This is a guest post by Nik @Career_Journey who is a coach who provides business and Career Coaching services. Nik has been laid off multiple times and now has his own coaching practice. He has a positive outlook on life and is always willing to help his next client on the way to a successful Career Change.
It is fair to say that the past 5 years have been extremely hard on the UK economy and as a result many people are struggling to cope, having either lost their jobs and are struggling to find new ones, or have had to take a significant decrease in salary.
With the downturn affecting many parents and teachers in this manner, it has been hard to keep inspiring students to go the extra mile and make sure that they do well at school. It is somewhat understandable to see the view from the children’s side of things, where they just feel that there’s no point in working hard, because their parents did – but now look what’s happened to them.
Advice for parents:
- You must sit your child down and explain that the situation has not always been like this and things will improve and when they do, they need to be prepared.
- You must enforce the idea that other students will continue to work hard and get better jobs as a result, meaning that your child will be left behind so they must try to outperform their peers.
- Try and become more familiar with the latest work trends, in order to better connect with your child, for instance highlight exciting new areas that are up and coming, like Green jobs or mention places abroad that are attracting more UK citizens in order to fill exhilarating new roles.
- Ensure that you know what your child enjoys and encourage them to continue studying those topics. Not only will this make their studying easier but they will appreciate it more and therefore work harder.
- Offer to go into your child’s school and give talks about your experiences. Whilst your child may not be willing to sit down and listen to you, there will be other children who benefit from your experience and you will inspire them. You then need to try and get other parents in to school who might be able to inspire your child in return.
Advice for teachers:
- Encourage new technology into the classroom. Not only will this encourage the students to take an interest in technology but you will find that they become more innovative and excited as they get to show you what they can do with the new technology.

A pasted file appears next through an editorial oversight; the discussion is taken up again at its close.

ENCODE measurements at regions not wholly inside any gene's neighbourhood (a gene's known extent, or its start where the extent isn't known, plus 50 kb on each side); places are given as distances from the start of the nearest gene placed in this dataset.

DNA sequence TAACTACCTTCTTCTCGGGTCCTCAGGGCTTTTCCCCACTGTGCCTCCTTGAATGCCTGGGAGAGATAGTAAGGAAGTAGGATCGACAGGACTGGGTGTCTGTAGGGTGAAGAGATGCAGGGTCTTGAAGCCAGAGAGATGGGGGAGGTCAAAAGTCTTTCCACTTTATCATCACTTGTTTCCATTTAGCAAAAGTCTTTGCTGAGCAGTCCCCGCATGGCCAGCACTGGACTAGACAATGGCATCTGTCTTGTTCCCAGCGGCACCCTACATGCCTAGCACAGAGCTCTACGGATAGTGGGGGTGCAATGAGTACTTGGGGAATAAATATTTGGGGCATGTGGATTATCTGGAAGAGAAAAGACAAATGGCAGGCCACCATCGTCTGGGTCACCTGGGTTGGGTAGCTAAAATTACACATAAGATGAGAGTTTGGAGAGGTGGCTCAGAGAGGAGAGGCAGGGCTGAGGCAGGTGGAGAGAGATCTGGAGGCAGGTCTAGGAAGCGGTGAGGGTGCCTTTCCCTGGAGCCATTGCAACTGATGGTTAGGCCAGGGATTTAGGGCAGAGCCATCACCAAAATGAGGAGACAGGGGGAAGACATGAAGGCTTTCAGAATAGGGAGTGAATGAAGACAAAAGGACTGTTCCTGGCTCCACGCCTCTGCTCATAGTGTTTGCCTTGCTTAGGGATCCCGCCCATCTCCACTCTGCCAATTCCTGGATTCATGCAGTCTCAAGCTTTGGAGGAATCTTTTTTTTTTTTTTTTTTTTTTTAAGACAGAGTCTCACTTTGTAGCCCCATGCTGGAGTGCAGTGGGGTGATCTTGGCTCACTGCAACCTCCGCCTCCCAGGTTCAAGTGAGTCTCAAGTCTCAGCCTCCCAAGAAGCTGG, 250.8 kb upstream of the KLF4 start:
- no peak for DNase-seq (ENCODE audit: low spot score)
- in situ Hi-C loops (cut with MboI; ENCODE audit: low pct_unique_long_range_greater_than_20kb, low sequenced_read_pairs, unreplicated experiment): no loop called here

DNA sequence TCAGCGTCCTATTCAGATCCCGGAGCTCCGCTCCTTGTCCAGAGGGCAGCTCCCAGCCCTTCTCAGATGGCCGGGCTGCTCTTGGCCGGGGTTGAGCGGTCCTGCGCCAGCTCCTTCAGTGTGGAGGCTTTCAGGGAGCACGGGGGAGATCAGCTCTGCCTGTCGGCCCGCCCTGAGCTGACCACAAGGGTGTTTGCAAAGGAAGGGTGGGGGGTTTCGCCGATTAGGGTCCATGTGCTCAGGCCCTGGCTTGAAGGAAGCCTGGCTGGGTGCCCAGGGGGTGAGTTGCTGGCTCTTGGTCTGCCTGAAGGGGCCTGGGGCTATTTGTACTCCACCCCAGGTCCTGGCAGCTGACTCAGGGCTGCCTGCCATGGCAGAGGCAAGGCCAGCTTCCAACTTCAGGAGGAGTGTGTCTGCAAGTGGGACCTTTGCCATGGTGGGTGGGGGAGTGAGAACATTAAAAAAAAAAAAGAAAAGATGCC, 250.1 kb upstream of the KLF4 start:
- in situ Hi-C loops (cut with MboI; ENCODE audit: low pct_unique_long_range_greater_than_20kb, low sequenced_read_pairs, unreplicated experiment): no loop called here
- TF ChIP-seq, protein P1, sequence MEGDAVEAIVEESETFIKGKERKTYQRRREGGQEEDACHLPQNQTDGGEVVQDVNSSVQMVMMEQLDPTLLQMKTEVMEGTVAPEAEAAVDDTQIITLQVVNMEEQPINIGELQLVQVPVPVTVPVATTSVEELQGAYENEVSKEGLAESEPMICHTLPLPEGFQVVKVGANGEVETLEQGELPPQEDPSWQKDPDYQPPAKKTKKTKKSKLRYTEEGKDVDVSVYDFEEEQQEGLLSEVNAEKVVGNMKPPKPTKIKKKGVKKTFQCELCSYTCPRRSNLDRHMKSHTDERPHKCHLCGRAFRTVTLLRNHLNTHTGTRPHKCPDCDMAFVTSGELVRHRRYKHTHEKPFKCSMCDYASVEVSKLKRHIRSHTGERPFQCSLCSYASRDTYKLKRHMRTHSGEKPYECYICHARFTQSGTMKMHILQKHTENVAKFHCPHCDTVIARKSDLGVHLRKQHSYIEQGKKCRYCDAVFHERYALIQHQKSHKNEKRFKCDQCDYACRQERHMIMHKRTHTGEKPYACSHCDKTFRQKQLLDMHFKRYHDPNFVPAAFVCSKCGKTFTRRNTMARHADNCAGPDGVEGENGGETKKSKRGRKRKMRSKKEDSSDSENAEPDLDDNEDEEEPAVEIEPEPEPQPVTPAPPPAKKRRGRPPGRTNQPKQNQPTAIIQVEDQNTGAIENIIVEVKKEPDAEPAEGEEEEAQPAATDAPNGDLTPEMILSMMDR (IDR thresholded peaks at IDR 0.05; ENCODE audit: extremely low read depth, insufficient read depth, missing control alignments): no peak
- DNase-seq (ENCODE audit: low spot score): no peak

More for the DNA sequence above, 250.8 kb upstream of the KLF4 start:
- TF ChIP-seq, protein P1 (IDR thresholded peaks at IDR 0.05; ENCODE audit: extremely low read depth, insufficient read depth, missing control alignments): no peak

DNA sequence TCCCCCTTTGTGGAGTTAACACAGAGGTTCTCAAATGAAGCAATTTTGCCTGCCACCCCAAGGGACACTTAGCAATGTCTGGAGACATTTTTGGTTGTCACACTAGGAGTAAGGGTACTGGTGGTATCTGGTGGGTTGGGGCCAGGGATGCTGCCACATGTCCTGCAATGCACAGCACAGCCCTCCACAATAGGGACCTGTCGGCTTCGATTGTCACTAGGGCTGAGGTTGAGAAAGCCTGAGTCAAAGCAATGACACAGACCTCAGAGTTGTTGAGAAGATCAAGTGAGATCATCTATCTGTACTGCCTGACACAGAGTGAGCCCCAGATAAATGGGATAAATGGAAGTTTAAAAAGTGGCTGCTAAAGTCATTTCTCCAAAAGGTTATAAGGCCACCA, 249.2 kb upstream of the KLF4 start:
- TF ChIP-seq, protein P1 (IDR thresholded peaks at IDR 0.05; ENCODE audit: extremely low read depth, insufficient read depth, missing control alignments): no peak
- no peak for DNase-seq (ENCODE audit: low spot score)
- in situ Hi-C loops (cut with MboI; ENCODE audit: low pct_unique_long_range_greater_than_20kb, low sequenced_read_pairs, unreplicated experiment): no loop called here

- Try and connect your subjects with the modern world. For instance, use relevant examples, such as in Math – “If you have 500 Facebook friends and 225 of those friends use twitter, what percentage of your friends do not use twitter?” In IT lessons, you could refer to Mark Zuckerberg’s Facebook business model, or ask your students to create an mobile App.
- Try and have fun with your student, studying does not have to be serious, so find interesting but perhaps silly subjects that your students can have a laugh with.
- Be passionate about what you are teaching, as your passion will rub off on your students. All students would agree that trying to learn from a teacher who obviously does not want to be there is the least inspiring thing in the world.
- Teach and focus on their understanding of a subject. The majority of the time, when students are not inspired or interested, it is because they don’t actually understand the subject, but won’t say so because they are scared of looking stupid in front of friends.
- Ensure you portray you kindness, trustworthiness and openness. You need to let your students feel that they can come to you for help about anything and act as a mentor as well as a teacher. Let them know that you will not let on to their peers that they are struggling and having extra help.
Whilst we can empathise with the views that many students express, we do not have to accept them. Instead we must just all try harder, in these difficult times, to ensure that we keep inspiring students to go the extra mile.